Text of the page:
Newest Information & special notices.

If you get problems with the email link at the top not working, a backup is:

Blogs and social media are now the main means used for spreading marketing hype and lies.

Many sites that seem to offer helpful advice are just a mechanism to make cash from ill and gullible people. Health advisory web sites are frequently run by people with no training in health care. Homesteader and similar sites repeat information from out-of-date books resulting in dangerous advice. Some so called 'doctors' have realised they can make lots of money by selling quack products and services. If you see the title 'Dr'. beware, it is often used to mislead people into thinking they are medical doctors when they are not.

In the USA many blog operators claim to be Christians, yet they do not care if they sell dangerous products or refer people to sellers of quack cures. Beware of sites making claims about essential oils and the Bible. In Biblical times distilled essential oils were not available. Beware of those constantly using the word 'God' in their messages, this is a classic selling technique used by con artists to capture the hearts of Christians.

July 2016: Article about blog sites that link to Amazon suppliers some of which sell dangerous essential oils.

April 20016: An article of critical importance to UK and USA readers who detest animal testing of products.

18th. Update on the file 'Google are pirates' and the new court judgment-updated again July 2016.

Feb. 2016: For UK readers; an article on how the EU has affected the essential oils trades.

Dec 2015: Readers may wish to know that the organizer of the oil conference 2015 which I review on the articles page, has threatened to: "get google to take my site down; legal action over breach of copyright; my claims on their lack of evidence over medicinal uses are false", etc. My server has refused to remove the article because it legal and "fair comment". The files will remain as examples of people being misled about what essential oils can do, as well as major safety errors being widely disseminated via blogs and other means.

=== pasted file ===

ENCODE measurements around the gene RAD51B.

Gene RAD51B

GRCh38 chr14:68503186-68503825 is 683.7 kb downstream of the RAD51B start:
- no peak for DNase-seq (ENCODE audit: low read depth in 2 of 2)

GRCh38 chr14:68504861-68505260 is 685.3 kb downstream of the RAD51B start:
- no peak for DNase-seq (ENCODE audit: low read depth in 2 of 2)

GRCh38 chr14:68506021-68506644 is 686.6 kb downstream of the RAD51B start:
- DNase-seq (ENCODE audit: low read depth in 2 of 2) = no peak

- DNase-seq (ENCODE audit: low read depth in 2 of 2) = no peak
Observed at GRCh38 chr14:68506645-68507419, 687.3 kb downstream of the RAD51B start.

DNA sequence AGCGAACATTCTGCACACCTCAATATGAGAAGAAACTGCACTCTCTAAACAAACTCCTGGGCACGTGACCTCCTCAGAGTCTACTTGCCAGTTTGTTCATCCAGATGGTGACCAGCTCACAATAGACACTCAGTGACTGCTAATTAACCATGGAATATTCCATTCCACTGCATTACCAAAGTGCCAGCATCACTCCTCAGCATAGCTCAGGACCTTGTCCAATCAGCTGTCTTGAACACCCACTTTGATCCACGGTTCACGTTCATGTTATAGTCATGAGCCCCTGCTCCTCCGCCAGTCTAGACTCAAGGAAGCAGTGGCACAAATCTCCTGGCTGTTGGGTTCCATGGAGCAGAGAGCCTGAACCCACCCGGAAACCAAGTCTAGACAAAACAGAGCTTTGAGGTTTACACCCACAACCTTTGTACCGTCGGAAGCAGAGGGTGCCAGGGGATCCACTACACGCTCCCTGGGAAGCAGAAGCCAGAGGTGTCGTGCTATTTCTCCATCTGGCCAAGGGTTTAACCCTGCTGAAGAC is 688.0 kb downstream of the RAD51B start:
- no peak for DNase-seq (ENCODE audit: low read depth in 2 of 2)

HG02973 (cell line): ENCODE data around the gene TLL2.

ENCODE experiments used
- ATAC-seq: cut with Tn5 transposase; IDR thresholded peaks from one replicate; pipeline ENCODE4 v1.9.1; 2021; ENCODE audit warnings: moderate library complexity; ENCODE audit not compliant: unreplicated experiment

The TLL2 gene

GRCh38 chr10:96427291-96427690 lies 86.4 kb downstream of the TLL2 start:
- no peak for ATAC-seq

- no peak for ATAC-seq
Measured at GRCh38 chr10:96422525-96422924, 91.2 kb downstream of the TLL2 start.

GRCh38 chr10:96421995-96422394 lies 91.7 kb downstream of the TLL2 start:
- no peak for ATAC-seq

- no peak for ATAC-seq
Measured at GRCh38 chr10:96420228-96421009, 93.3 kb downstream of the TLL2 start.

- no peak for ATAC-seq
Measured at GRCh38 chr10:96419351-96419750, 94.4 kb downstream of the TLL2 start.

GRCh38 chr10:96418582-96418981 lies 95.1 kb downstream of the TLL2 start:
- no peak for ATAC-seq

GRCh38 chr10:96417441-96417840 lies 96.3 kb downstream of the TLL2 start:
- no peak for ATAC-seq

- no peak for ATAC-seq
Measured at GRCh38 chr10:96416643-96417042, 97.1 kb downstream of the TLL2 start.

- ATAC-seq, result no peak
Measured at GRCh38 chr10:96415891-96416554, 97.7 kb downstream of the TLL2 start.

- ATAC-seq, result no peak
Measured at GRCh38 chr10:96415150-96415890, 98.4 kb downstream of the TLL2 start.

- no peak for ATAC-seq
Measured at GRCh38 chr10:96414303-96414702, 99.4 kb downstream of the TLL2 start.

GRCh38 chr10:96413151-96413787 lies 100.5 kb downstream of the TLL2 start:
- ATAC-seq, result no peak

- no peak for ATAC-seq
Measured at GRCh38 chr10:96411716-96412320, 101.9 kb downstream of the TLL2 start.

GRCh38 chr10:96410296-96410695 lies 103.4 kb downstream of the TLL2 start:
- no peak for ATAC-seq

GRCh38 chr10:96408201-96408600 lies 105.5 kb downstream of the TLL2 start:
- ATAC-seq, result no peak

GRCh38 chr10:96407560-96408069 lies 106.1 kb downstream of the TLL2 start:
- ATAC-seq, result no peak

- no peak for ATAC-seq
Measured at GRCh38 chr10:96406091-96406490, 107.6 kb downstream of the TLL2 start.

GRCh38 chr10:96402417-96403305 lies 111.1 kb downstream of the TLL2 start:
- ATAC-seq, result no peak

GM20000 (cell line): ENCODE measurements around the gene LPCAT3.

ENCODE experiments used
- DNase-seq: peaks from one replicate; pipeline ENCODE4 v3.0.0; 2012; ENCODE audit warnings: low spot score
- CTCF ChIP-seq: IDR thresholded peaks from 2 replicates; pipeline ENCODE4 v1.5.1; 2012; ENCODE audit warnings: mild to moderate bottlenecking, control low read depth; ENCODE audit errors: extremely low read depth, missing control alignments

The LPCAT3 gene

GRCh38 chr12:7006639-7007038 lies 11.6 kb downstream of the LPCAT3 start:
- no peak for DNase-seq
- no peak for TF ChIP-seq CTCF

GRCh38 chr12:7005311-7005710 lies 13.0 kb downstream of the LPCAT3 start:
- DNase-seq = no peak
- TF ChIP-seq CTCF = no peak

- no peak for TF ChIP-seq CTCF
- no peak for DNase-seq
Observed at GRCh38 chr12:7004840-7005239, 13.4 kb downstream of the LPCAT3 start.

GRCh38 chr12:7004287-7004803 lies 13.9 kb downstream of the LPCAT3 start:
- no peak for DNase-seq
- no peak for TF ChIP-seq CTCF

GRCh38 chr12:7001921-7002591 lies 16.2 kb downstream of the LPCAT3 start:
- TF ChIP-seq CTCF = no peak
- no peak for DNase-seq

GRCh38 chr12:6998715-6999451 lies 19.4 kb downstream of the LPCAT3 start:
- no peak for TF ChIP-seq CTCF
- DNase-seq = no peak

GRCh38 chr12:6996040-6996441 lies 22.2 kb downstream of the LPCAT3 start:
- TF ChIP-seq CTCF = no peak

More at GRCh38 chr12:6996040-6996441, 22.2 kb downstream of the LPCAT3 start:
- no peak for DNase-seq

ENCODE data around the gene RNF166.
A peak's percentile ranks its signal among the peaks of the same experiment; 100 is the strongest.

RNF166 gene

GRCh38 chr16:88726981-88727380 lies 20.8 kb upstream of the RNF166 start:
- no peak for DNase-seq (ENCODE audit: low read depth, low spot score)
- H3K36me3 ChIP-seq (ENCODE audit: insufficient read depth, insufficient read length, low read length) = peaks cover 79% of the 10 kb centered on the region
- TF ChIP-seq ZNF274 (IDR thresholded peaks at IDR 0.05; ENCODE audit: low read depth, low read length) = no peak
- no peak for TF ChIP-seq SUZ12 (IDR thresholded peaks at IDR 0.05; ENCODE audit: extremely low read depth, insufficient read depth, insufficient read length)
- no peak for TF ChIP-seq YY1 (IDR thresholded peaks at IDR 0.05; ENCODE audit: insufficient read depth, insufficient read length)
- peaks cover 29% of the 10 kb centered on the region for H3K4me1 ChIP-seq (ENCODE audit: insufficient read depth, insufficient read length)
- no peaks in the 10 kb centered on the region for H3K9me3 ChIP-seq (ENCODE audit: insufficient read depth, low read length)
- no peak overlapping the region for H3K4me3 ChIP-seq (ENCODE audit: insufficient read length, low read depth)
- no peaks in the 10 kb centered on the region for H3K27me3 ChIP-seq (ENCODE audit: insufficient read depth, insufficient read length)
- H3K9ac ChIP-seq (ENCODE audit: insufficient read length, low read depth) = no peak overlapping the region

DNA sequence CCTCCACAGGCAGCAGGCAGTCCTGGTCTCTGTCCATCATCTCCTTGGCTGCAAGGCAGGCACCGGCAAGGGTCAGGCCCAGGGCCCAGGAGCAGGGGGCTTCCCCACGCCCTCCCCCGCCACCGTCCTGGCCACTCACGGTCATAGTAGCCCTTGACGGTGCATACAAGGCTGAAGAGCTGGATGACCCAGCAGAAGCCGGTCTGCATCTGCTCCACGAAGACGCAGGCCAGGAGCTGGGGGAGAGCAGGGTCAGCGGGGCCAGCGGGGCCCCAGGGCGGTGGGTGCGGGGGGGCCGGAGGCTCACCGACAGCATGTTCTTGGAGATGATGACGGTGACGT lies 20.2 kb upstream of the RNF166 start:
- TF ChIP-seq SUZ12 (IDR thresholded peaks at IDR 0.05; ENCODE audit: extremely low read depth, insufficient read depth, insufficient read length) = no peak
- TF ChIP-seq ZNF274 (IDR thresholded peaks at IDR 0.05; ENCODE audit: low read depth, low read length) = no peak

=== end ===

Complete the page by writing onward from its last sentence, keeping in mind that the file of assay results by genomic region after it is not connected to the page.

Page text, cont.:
Here is a new review of another USA web site giving wrong information gleaned from suspect sources.

Nov. 2015: A warning over an article on the internal use of lemongrass carried by ehow.com
Sept. 2015: This month at the age of 70 all sales of my publications and courses have ceased. This web site will remain as an information resource and new info will be added as and when I feel it necessary. The peddlers of trash in this trade can't breath a sigh of relief just yet! Thank you for the support from my thousands of readers around the world over the last 25 years. Martin.

August 2015: New article for UK readers. Information on the raindrop therapy scene here.

July 2015: The full review of the recent Essential Oils Revolution online conference. I was sent around 65 files of the speakers by someone who was concerned at the contents. They were right,some of it is dangerous quack medicine. What most of the subscribers probably did not know was the majority of the speakers are doTerra essential oils agents. They make claims which it would be illegal for that company to make following their warnings by the FDA. They also give masses of wrong information gleaned from blog sites.

Two separate reviews from the Essential Oils Revolution online conference. These are of Dr J. Axe, looks like we have a clone of Gary Young in our midst!!

As promised, new articles as I think necessary. This one is about how sites and blogs masquerading as consumer advice sites, are giving wrong and dangerous information on essential oils.

May 2015: Added a historical book on massage as a free download. Also see 'pubications' tab.
March 2015: Slight update to the old article on rose oil production.
Dec. 2014: Article about highly misleading and dangerous information on a web site linked to by suppliers.
Sept. 2014: Article about the claims made on blogs over Frankincense oil for cancers.

August 2014: A new article on the lies of Gary Young over his trip to Somalia by Mynou De Mey.

See also this review of Young Living and their fake Christian ethics. Direct link

A new review of the dreadful book 'Modern Essentials' A Contemporary Guide to the
Therapeutic Use of Essential Oils" published by a DoTerra distributor.

May 2014: I have removed all articles in .html format and replaced them with .pdf files. It became apparent that several blog owners have been copying and pasting bits out of my articles to make it appear like their own investigations. Also, complete articles have appeared on web sites without acknowledging the source. Now copying and pasting cannot be easily done.